On the eve of the new season returning to the airwaves, this time on VH1 (premiering Friday, March 24, at 8 PM Eastern), we bring you the definitive reasons why Ru Paul’s Drag Race is hands down the best reality show that has ever graced our screens.
For those not fully acquainted with the show, Drag Race is a combination of America’s Got Talent, Project Runway, Face Off, and So You Think You Can Dance, but with the best drag queens from around the world. Judged on their “Charisma, Uniqueness, Nerve, and Talent” (and yes, that acronym is on purpose), the girls compete to be crowned “America’s next drag superstar” by the original “Supermodel of the World,” Miss RuPaul Charles herself. With eight successful seasons under its belt, not to mention spinoffs and online exclusives, the hit show continues to shine in a league of its own, and here’s why:
Drag Queens are TV Gold
Ru Paul’s Drag Race is wonderfully meta in a way that no other show can be. Drag queens are performers by trade: larger than life female caricatures that are made to entertain and charm an audience. Put 10 queens in a room and you’ve got a party; put them into a competition and you have TV gold. It’s essentially a show about men who put on a show (character) to put on a show (A Drag Performance), and it’s obsessively entertaining to watch.
What’s so refreshing about Drag Race is the lack of engineered and edited drama. Who needs to drum up an interesting storyline when you have 10 men dressed as women trying to out-dress, -sass and -crass each other? It’s like putting Beyoncé, Lady Gaga, Madonna and Mariah Carey into a room and judging who does the best death drop: you know its gonna be good no matter what.
It’s Charmingly Tongue in Cheek
Whether it’s the Scruff Pit Crew that lampoons the usual parade of scantily clad women on game shows, or the blatant product placements served with a wink and a smile, Drag Race is constantly reminding the audience that this is supposed to be fun. Unlike its cis straight counterparts like The Bachelor and Survivor, Drag Race doesn’t take itself seriously for a moment. It is pure camp, yet it somehow never comes off ultra saccharine. It tackles LGBTQ issues, but it never beats you over the head with its progressiveness (I’m looking at you, Glee).
You Have No Idea What’s Coming
Each week the competing queens are given a variety of challenges, ranging from pageants and comedy routines to make-overs and music videos. Every other reality show focuses on one area of the contestants’ strengths, be it singing, dancing, cooking, etc. Drag Race is all those shows rolled into one glittery ball gown. One week the girls have to write and execute a live musical, next week they have to create three outfits that perfectly replicate the looks of Madonna, next they rap in a hip hop video. No other show on TV gives you the variety, and skill, that these girls execute week to week.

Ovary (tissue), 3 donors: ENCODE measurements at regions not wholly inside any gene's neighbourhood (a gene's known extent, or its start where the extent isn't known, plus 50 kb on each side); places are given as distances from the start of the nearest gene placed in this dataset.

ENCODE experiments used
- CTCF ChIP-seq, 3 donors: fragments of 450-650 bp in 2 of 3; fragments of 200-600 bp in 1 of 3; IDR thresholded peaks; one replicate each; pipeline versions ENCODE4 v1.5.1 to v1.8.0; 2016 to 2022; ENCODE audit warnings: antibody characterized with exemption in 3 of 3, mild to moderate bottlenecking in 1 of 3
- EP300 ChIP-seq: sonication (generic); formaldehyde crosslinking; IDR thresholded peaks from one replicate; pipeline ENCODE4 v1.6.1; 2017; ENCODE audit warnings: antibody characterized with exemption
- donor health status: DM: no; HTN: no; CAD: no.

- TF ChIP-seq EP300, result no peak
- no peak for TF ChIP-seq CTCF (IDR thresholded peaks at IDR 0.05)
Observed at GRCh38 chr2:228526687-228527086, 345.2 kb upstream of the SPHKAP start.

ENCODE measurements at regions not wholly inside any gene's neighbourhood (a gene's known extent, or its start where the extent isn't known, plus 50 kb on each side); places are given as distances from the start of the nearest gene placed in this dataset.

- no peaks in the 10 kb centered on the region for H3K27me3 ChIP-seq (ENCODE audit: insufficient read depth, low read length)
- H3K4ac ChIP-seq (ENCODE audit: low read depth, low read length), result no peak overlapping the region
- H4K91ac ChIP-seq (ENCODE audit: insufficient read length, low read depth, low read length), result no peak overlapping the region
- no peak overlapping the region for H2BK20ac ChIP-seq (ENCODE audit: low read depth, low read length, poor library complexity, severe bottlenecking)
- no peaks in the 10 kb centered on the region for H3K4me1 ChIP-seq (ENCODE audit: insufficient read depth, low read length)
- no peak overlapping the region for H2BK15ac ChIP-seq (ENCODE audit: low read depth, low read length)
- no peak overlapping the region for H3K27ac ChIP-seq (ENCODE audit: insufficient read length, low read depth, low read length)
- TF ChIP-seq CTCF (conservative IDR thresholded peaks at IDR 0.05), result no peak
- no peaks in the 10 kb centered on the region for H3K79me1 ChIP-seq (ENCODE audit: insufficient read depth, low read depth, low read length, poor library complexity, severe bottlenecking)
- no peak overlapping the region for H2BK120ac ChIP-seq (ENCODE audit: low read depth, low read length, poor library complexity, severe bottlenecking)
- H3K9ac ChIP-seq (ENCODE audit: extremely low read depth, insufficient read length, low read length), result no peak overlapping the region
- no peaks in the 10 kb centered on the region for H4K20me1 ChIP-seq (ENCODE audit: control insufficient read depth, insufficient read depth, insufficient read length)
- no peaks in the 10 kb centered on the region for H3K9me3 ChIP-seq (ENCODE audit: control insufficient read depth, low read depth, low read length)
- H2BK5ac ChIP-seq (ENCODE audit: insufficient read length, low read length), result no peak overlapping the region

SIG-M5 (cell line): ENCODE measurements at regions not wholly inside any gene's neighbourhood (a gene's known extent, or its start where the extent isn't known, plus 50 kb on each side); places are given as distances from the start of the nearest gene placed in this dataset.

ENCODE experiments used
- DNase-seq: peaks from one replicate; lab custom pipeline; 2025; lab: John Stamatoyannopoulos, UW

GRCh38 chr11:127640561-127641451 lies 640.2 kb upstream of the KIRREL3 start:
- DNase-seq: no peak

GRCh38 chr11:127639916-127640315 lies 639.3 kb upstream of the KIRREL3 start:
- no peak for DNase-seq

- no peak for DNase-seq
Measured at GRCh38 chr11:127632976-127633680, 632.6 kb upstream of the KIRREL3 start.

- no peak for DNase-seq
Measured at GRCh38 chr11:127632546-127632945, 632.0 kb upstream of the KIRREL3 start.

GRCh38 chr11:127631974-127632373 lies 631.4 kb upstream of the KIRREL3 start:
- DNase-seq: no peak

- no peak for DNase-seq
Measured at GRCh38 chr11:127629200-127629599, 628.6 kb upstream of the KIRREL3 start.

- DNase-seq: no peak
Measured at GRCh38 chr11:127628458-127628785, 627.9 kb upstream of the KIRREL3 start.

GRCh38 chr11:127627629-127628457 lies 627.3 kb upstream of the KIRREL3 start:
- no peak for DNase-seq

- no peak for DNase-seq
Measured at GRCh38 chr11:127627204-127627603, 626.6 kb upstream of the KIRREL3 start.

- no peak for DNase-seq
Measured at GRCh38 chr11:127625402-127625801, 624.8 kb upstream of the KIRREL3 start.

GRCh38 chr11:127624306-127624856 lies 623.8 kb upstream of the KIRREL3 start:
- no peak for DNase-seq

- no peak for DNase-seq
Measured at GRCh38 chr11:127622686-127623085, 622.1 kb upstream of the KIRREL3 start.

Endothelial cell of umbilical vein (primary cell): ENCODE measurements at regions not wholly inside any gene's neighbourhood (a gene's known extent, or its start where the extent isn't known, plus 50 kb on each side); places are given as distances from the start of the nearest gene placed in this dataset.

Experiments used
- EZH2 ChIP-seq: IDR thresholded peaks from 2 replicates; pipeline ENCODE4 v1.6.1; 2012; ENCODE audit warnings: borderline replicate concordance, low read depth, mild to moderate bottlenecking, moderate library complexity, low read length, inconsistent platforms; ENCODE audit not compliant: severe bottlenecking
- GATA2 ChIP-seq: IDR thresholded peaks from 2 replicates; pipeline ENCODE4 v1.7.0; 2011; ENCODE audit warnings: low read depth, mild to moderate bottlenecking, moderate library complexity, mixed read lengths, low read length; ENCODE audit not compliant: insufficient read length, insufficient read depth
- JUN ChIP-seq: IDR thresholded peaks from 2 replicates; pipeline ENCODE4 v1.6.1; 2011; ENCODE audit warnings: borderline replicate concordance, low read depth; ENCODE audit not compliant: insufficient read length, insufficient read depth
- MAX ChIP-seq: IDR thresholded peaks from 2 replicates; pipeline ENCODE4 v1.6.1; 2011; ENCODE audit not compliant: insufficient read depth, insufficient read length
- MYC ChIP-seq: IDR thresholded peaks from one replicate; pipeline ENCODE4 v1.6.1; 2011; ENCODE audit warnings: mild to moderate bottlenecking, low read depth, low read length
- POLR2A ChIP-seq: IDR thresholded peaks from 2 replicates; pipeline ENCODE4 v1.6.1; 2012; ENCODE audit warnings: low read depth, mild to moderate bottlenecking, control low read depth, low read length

Reverence for Herstory
Long before Top Chef created the foodie culture and celebrity chef phenomenon, drag queens were creating pop culture with absolutely no acknowledgement. Enter a little movie called Paris is Burning. This documentary is, as RuPaul loves to remind us, fundamental. Paris was America’s window into the 1980s ball scene in New York City, and laid the groundwork that Drag Race stands upon. Mama Ru knows this, and the show is as much a history, or herstory, lesson for the audience as it is for the queens. Each season there are challenges that directly relate to monumental moments in LGBTQ or drag history. Tributes to John Waters/Divine, the Stonewall riots, and gays in the military are all among the challenges from past seasons. Not to mention the mandatory opening of the library, another reference to Paris. Each season the girls must “read” each other (thus the reference to the library), i.e., toss catty insults at each other in an often cathartic release of pent up emotion. Reading, as defined by urban dictionary, is “in gay culture, the act of pointing out a flaw in someone else (usually publicly and in front of them) and exaggerating it.”
Ru’s. Damn. Outfits.
There’s a reason one of the first Emmy nods the show ever received was in Costume Design. The outfits the contestants wear on the show are fabulous, but they don’t come close to what RuPaul can pull off. Each week Ru has a moment in the show reserved for her very own catwalk down the runway, and damn it if she doesn’t nail it every time. Ru knows her shape, her skin tone, and what flatters her long, lean silhouette best. There’s a reason Ru is a living legend, and the first successful crossover mainstream Queen. She is equal parts Beyoncé, Naomi Campell, and Diana Ross, and damn it if she isn’t STILL the hottest queen on the show at 56.
The episode every fan waits for all season. The one that makes or breaks the queens place in the Drag Race hall of fame. Snatch Game is the beautiful meta moment in each season when the queens must impersonate a famous figure and improv through a parody of the ’60s game show Match Game. Part Whose Line is it Anyway (where everything is made up and the points don’t matter) and part Real Housewives (where the more shade you throw, the better), Snatch Game is the pinnacle of what makes Drag Race great. Some of the shows greatest moments were born in Snatch Game, including BenDeLaCreme as Maggie Smith, Katya as Björk, and Bob the Drag Queen as Uzo Aduba. But don’t be fooled, the Snatch Game isn’t all laughs. It is the best litmus test the show has for the girls, judging how well they land on their feet and whether they are all looks or have some substance under those lashes. Need proof? Check out the clip above and the mess that Phi Phi O’Hara and Jiggly Caliente make next to the season’s eventual winner, Chad Michaels.